The elder dames, thy haughty peers,
Admire and hate thy blooming years; With words of shame
And taunts of scorn they join thy name.
There are eight verses, and four of them repeat Mr. Bryant's conviction that the nations of Europe united in envying and insulting us. To be hated because we were young, and strong, and good, and beautiful seemed, to my childish heart, a noble fate; and when a closer acquaintance with history dispelled this pleasant illusion, I parted from it with regret. France was our ally in the Revolutionary War. Russia was friendly in the Civil War. England was friendly in the Spanish War. If the repudiation of state debts left a bad taste in the mouths of foreign investors, they might be pardoned for making a wry face. Most of them were subsequently paid; but the phrase 'American revoke' dates from the period of suspense. By the time we celebrated our hundredth birthday with a world's fair, we were on very easy terms with our neighbors. Far from taunting us with shameful words, our 'haughty peers' showed on this memorable occasion unanimous good temper and good will; and Punch's congratulatory verses were among the most pleasant birthday letters we received.
The expansion of national life, fed by the great emotions of the Civil War, and revealed to the world by the Centennial Exhibition, found expression in education, art, and letters. Then it was that Americanism took a new and disconcerting turn. Pleased with our progress, stunned by finding that we had poets, and painters, and novelists, and magazines, and a history, all of our own, we began to say, and say very loudly, that we had no need of the poets, and painters, and novelists, and magazines, and histories of other lands. Our attitude was not unlike that of George Borrow, who, annoyed by the potency of Italian art, adjured Englishmen to stay at home and contemplate the greatness of England. England, he said, had pictures of her own. She had her own 'minstrel strain.' She had all her sons could ask for. 'England against the world.'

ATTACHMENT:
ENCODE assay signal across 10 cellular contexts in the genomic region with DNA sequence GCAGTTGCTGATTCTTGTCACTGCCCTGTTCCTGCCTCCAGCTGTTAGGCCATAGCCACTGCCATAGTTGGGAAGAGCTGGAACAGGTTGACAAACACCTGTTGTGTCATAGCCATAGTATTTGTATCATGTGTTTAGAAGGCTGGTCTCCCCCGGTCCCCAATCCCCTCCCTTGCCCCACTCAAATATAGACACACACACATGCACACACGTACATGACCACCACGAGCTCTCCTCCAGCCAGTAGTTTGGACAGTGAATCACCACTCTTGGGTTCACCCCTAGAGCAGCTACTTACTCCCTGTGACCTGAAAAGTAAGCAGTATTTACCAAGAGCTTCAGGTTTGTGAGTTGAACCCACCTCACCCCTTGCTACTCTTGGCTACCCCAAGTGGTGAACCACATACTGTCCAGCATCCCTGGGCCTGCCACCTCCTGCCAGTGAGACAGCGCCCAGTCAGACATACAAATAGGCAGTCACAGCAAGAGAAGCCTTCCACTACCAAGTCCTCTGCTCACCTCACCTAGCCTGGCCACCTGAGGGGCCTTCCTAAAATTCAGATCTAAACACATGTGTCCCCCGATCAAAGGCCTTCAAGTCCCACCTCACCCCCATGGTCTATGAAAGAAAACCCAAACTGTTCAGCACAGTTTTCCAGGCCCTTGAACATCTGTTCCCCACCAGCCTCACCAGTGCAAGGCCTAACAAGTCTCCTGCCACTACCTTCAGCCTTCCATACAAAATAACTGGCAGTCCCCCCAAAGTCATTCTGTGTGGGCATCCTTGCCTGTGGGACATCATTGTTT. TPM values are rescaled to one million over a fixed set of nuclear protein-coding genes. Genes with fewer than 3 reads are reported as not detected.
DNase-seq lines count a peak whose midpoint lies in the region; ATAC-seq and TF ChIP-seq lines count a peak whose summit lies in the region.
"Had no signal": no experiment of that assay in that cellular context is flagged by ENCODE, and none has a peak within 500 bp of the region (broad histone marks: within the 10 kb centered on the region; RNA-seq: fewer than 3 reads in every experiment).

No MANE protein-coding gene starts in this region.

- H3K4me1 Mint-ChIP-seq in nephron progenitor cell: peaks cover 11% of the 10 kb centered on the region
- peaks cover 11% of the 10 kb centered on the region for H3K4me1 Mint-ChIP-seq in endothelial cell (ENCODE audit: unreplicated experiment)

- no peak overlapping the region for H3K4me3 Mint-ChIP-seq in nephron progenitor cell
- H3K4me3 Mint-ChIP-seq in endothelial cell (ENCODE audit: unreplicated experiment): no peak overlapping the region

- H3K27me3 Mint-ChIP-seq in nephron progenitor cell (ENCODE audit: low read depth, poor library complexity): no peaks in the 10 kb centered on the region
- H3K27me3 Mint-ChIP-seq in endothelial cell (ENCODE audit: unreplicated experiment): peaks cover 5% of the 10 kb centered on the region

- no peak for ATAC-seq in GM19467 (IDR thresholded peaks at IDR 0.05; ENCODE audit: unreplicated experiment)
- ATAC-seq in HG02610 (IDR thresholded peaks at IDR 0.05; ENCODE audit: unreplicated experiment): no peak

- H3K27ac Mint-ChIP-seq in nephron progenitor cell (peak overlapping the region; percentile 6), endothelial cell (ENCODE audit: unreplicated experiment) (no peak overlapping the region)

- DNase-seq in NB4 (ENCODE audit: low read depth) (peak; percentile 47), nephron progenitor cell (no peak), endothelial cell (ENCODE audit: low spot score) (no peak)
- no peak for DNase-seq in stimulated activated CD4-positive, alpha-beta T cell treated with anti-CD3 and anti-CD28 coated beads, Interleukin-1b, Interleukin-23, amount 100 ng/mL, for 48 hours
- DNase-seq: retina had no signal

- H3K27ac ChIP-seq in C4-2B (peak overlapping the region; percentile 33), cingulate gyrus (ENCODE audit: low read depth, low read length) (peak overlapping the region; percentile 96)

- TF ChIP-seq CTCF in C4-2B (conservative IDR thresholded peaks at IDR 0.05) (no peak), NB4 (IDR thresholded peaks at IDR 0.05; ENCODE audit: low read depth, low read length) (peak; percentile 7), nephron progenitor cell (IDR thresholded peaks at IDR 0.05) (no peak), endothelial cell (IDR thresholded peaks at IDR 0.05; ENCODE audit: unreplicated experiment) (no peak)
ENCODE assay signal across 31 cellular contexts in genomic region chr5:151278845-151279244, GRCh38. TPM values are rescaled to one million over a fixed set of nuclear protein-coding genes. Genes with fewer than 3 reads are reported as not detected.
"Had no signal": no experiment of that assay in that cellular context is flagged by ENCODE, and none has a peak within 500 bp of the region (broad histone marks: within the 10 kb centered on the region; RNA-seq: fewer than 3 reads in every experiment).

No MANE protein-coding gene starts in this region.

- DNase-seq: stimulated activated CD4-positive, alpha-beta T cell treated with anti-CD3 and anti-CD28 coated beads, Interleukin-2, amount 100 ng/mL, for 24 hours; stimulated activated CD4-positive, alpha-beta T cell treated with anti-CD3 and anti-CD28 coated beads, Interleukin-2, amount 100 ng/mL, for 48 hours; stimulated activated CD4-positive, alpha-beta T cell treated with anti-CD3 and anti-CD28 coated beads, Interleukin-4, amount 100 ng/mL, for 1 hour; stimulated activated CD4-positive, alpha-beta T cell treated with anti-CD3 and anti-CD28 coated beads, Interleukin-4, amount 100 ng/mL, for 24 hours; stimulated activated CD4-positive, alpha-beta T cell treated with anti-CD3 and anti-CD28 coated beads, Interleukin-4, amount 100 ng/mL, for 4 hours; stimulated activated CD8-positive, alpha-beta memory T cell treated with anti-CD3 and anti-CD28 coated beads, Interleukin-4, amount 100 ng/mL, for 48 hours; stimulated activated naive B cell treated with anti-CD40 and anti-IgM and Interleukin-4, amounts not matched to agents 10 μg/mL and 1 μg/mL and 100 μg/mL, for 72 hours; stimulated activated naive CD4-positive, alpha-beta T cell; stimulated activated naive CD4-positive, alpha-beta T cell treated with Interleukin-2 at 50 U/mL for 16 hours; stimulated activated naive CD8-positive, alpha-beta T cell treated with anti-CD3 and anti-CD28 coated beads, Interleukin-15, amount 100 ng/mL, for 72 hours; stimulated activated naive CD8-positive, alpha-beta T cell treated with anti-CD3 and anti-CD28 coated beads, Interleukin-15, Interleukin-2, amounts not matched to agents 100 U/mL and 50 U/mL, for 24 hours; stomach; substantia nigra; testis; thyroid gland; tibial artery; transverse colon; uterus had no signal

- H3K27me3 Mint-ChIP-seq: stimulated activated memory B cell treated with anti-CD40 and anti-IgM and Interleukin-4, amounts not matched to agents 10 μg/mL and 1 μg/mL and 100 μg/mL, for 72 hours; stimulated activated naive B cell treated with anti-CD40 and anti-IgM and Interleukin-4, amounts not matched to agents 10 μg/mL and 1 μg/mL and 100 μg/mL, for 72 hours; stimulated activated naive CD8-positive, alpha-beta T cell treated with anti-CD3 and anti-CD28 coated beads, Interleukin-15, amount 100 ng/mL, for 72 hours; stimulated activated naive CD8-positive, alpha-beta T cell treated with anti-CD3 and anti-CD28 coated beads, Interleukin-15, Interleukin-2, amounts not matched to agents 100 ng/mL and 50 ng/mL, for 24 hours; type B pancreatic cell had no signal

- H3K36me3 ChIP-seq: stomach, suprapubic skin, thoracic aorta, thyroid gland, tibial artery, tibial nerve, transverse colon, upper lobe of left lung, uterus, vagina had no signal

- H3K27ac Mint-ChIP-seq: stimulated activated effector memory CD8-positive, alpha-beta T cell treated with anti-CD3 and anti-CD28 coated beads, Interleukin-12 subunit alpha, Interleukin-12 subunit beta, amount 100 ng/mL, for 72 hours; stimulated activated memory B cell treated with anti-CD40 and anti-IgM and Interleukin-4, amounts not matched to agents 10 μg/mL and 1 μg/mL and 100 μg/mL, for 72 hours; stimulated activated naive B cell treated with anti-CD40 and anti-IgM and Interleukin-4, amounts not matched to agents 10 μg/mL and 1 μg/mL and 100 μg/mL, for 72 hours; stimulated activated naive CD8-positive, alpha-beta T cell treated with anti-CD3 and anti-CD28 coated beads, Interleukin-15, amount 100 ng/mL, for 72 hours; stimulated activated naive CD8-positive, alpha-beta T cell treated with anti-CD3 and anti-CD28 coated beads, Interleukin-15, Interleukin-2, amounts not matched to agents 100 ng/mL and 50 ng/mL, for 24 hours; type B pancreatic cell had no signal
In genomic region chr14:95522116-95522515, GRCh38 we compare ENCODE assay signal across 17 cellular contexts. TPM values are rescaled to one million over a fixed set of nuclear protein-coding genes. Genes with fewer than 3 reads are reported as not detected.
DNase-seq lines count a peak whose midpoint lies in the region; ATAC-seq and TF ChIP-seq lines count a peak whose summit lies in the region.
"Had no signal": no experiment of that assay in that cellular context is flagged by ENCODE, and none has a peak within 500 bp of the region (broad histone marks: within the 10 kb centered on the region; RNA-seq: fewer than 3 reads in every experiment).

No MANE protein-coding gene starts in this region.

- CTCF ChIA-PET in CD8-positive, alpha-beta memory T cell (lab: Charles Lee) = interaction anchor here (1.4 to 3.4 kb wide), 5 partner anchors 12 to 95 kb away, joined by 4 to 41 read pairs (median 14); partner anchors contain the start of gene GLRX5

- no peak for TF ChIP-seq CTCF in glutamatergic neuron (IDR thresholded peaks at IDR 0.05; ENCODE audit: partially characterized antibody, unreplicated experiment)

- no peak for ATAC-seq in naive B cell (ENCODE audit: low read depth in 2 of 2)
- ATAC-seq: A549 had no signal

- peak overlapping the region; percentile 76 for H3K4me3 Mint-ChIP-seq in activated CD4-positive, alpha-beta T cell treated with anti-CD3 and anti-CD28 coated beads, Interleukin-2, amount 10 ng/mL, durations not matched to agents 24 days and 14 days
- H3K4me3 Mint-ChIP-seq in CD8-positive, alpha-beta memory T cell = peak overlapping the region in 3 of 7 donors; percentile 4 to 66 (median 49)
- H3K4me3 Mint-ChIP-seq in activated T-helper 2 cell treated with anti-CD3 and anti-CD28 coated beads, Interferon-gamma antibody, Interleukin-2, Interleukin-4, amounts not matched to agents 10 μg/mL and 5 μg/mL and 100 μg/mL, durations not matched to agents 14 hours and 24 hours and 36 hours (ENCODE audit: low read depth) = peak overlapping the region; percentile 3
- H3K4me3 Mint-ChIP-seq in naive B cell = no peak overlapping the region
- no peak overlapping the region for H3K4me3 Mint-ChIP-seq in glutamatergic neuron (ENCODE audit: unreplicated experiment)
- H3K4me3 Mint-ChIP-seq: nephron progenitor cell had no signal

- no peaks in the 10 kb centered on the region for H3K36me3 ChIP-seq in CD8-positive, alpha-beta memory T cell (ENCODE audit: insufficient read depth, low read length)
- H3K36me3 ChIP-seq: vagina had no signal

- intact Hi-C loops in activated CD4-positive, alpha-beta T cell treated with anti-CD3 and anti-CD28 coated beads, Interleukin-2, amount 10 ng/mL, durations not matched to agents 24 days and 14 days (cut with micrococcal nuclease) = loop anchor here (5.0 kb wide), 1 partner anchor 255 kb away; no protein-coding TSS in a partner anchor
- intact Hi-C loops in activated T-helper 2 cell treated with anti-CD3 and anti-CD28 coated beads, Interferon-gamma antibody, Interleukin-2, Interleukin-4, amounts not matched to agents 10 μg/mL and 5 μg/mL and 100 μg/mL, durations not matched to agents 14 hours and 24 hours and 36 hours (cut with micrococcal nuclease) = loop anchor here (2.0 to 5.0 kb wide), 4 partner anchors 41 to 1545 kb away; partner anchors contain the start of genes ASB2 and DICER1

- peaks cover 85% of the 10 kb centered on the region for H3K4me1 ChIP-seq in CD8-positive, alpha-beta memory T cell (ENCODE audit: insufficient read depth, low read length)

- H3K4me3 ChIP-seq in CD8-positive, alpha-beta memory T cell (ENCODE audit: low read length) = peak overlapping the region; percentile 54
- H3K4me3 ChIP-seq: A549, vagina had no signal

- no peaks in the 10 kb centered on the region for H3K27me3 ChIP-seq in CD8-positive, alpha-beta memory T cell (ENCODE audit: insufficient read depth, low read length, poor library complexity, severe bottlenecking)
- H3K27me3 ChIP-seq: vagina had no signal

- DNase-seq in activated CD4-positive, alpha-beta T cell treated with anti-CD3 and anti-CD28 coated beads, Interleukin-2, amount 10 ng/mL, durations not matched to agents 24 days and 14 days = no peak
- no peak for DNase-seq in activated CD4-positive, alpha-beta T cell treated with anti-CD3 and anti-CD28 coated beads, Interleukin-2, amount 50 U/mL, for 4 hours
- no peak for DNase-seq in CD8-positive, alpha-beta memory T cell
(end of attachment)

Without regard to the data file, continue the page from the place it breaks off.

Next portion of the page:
In the same exclusive spirit, American school boards proposed that American school-children should begin the study of history with the colonization of America, ignoring the trivial episodes which preceded this great event. Patriotic protectionists heaped duties on foreign art, and bade us buy American pictures. Enthusiastic editors confided to us that 'the world has never known such storehouses of well-selected mental food as are furnished by our American magazines.' Complacent critics rejoiced that American poets did not sing like Tennyson, 'nor like Keats, nor Shelley, nor Wordsworth'; but that, as became a new race of men, they ‘reverberated a synthesis of all the poetic minds of the century.' Finally, American novelists assured us that in their hands the art of fiction had grown so fine and rare that we could no longer stand the 'mannerisms' of Dickens, or the 'confidential attitude' of Thackeray. We had scaled the empyrean heights.